How to Improve Fine Motor Skills in Adults through Occupational Therapy?

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How to Improve Fine Motor Skills in Adults through Occupational Therapy?

Fine motor skills are those that need the muscular, skeletal, and neurological systems to work together to make small, coordinated motions with the hands and fingers. Adults may effectively rewire their brains with your help; the more you work the damaged areas, the faster the brain relearns motions. Adults with developmental coordination disorder have considerable motor coordination impairments, which cause significant disturbance in their daily life. Handwriting, self-care, cooking, housework, and shopping are all hampered by the disorder’s poor fine motor skills. Fine motor abilities are necessary for executing everyday chores such as self-care on a basic level. Examples are managing clothes fastenings, brushing one’s teeth and pencil abilities, and inability to build appropriate life skills independence such as getting dressed and self-feeding. Acquired brain injury, Cerebral Palsy, and Developmental Coordination Disorder in adults are all conditions that create symptoms that affect the skills needed to accomplish fine motor motions. In the context of occupational therapy, fine motor abilities include handling things, writing, cutting with scissors, tying shoes, and attaching buttons. These abilities are required for self-care and involvement in-home activities. Patients can learn and strengthen these skills through occupational therapy (OT).

What Is Occupational Therapy for Motor Skills?

Fine motor skills, described as the ability to properly use the complex musculature of our hands with sufficient strength, dexterity, and coordination in order to grasp, manipulate, and execute functional activities, are what we call them in occupational therapy.

Therapy Exercises

Fine motor abilities can also be improved with occupational therapy exercises. Using a variety of materials will also assist you in getting the most from the intervention. You can also practice your hand movements by sitting at a table. You can take action and practice if you’re concerned about your fine motor skills.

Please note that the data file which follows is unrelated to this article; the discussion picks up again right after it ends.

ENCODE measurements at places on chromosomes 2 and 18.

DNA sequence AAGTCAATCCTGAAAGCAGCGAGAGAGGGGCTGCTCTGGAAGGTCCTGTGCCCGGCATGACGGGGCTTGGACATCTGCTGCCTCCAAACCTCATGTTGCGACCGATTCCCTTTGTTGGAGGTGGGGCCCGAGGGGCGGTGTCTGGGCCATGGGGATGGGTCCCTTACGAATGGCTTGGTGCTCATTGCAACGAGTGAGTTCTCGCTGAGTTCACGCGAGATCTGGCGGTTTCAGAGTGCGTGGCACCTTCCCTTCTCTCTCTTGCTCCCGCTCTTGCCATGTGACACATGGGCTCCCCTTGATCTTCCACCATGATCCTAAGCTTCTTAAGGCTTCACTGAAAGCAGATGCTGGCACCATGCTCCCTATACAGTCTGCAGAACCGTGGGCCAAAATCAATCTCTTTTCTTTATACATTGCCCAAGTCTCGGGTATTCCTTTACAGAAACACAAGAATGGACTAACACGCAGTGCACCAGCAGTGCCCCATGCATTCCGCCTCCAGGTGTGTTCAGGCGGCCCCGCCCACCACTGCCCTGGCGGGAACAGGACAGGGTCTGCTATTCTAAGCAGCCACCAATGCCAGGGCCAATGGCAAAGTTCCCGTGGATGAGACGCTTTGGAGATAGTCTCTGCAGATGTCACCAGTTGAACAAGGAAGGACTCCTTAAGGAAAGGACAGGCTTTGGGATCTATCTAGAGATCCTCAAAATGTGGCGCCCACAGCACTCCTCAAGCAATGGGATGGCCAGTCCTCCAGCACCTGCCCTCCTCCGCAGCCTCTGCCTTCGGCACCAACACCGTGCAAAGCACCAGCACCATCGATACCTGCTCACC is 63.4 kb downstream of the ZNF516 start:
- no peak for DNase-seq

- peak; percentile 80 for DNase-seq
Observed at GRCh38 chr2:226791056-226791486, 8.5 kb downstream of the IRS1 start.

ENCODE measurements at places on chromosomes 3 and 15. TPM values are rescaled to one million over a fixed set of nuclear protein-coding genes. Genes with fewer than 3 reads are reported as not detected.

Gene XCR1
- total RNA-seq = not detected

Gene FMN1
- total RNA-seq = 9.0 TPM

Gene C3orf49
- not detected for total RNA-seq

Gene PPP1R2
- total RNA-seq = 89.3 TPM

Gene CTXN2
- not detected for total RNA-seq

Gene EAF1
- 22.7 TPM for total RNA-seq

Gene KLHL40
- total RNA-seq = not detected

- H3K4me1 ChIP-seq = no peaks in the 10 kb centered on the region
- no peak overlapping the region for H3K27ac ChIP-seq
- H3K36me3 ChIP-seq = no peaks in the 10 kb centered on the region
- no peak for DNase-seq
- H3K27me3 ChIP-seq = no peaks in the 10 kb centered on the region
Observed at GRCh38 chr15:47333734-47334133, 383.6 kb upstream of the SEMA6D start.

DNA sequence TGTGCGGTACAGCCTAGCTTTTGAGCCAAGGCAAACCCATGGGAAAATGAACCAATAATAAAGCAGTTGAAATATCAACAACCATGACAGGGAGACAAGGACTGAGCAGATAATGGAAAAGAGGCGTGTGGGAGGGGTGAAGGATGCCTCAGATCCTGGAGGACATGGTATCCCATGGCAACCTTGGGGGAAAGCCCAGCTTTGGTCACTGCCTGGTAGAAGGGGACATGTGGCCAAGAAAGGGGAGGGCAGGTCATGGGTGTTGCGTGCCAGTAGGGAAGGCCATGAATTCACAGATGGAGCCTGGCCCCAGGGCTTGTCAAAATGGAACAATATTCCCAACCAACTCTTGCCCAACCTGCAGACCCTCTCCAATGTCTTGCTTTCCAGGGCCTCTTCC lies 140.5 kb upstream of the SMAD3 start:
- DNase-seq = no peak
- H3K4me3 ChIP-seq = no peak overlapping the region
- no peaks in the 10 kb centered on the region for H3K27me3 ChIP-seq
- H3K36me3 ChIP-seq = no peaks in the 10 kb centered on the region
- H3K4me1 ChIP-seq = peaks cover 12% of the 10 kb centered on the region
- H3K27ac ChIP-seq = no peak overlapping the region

Molding play-dough is another activity that will help you improve your fine-motor abilities. The act of rolling dough with a plastic knife can be difficult, but a squeezing exercise can help. It also makes controlling the motion of things easier. Using your fingertips, you can practice pinching. This is a simple talent to pick up. When it comes to simple chores, you should practice them on a regular basis. Patients will learn how to open and close containers and pick up pills using a simulated medication management kit. This is a high-level cognitive activity.

A shuffled deck of cards

It can assist you in strengthening your hand muscles and improving your grasp on a pen or pencil. If you can’t do these tasks, you can always practice your fine-motor abilities by playing card games. You may strengthen your hand muscles by playing games with shuffled decks of cards.

The simulation equipment

This will also assist participants in picking up and reopening a small pill container in addition to the simulated drug. This will help to develop the hand muscles as well as the brain’s related areas. It’s also a good idea to put these skills to use. Dry beans, coins, little beads, or even grains of rice might be used in picking up activities. People’s fine motor skills will be developed by using simulated activities and a simulated medication management kit to teach them how to manage their medications.

Moving Little Things

The most effective approach to develop your fine motor skills among the lot is an excellent way to strengthen your fingers. You may also spin small things in addition to moving them. Moving the small object, whether it’s a spoon, a pen, or a pencil, can help you improve your skills. Even the most basic of these activities can help you strengthen your hand and finger muscles.

Making use of sensory fiber optics

Practicing fine motor skills with sensory fiber optics or other tools is a wonderful technique to help people increase muscle tone. Sensory fiber optics and pennies, in addition to fine motor skills, are excellent strategies to build hand strength. These workouts will not only strengthen your hand and improve your general posture, but they will also improve your hand dexterity. You can choose a way that fits your lifestyle in addition to the different possibilities for developing your hand. Strengthening your fine motor skills is done in a more tranquil and pleasant manner.